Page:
In Europe, regions characterised by lower GDP per capita are found to have higher levels of PM2.5 and tend to occur in Eastern and South-eastern Europe. This pattern is largely driven by the combustion of low-quality solid fuels (e.g. coal and wood) in low-efficiency ovens for domestic heating in those areas. The higher population exposure to PM2.5 in particular regions, translates into higher numbers of premature deaths attributed to air pollution. 

Mapping mortality attributed to PM2.5 against regional wealth in Europe

The interactive map viewer shows the spatial distribution of population-weighted concentrations of PM2.5 (as an indication of population exposure) across Europe and the associated mortality. The viewer also allows to display data against GDP per capita as a proxy for the average socio-economic characteristics of the population in each region. The data is presented for NUTS3 regions (between 150 000 and 800 000 inhabitants).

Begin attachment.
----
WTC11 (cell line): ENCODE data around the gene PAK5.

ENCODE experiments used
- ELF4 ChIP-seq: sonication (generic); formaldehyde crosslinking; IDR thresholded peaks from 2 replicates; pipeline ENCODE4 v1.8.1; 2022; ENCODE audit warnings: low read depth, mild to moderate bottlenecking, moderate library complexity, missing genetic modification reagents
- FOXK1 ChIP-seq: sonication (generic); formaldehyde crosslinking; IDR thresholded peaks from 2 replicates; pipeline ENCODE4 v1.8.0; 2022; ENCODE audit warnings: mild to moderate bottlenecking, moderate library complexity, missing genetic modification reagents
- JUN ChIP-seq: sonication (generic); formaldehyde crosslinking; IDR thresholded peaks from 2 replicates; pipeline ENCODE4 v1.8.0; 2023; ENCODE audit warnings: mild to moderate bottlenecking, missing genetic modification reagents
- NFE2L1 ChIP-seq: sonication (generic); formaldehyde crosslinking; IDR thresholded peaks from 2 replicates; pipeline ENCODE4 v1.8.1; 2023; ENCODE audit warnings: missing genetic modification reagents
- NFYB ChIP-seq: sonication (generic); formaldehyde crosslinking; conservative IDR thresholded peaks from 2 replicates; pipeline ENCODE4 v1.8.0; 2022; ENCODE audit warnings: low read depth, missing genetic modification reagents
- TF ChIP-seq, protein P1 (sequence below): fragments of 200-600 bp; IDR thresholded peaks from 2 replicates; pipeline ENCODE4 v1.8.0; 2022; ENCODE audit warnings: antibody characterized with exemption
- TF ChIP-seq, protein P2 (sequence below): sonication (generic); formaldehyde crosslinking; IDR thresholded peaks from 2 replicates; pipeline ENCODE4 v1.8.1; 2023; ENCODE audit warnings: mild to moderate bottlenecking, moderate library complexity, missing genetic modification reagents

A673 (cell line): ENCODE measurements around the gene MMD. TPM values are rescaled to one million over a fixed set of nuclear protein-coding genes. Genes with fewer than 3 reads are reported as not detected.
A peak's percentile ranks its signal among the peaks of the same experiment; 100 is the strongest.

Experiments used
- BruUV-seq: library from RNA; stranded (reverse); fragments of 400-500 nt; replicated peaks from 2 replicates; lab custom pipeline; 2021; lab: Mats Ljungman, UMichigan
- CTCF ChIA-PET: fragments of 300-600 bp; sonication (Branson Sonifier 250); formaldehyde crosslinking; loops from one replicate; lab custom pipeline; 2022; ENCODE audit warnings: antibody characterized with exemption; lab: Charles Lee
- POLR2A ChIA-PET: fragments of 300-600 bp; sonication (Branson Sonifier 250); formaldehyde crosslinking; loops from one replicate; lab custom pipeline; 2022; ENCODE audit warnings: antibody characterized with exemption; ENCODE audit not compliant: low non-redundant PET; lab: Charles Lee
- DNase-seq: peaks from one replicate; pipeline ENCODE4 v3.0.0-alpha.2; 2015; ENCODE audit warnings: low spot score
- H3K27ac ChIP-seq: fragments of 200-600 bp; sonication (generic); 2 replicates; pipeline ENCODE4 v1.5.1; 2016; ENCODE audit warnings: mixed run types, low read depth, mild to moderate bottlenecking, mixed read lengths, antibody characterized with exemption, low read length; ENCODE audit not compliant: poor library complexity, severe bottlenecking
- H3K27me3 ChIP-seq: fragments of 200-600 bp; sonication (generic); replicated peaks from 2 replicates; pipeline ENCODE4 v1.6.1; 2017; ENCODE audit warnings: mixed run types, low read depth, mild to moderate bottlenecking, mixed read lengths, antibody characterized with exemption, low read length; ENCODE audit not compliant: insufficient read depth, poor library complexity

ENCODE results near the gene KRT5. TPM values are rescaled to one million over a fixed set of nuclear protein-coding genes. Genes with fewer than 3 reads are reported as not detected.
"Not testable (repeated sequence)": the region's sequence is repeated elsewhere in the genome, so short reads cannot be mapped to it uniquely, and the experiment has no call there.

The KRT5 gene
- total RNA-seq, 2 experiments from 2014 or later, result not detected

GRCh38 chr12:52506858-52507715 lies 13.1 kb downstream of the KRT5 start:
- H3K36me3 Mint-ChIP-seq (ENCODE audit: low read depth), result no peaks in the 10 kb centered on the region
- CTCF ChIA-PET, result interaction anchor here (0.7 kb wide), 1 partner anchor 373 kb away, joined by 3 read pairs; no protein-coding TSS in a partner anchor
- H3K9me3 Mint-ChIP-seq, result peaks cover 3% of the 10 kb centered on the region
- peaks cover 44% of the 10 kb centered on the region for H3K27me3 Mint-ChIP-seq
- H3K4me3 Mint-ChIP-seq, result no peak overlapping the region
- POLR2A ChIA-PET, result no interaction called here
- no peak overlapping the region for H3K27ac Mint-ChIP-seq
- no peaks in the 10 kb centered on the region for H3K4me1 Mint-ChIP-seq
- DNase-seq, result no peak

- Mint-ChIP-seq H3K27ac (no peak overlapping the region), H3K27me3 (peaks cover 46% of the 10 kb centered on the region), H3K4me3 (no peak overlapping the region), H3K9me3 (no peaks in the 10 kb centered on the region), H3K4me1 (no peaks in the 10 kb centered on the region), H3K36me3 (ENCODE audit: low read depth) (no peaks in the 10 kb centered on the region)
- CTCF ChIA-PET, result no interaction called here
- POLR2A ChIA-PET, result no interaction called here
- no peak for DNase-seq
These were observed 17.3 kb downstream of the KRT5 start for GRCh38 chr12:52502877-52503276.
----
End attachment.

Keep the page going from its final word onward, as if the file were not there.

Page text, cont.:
Tips for using the interactive map viewer

GDP per capita - Eurostat; Premature deaths, years of life lost and population-weighted concentrations are based on an EEA analysis of interpolated annual statistics of reported monitoring data from 2018 (see Map 9.1 in EEA, 2020) and the Geostat 2011 population grid data set.


Further information:

Explore the EEA data on air pollution

How is the COVID-19 pandemic linked to air pollution?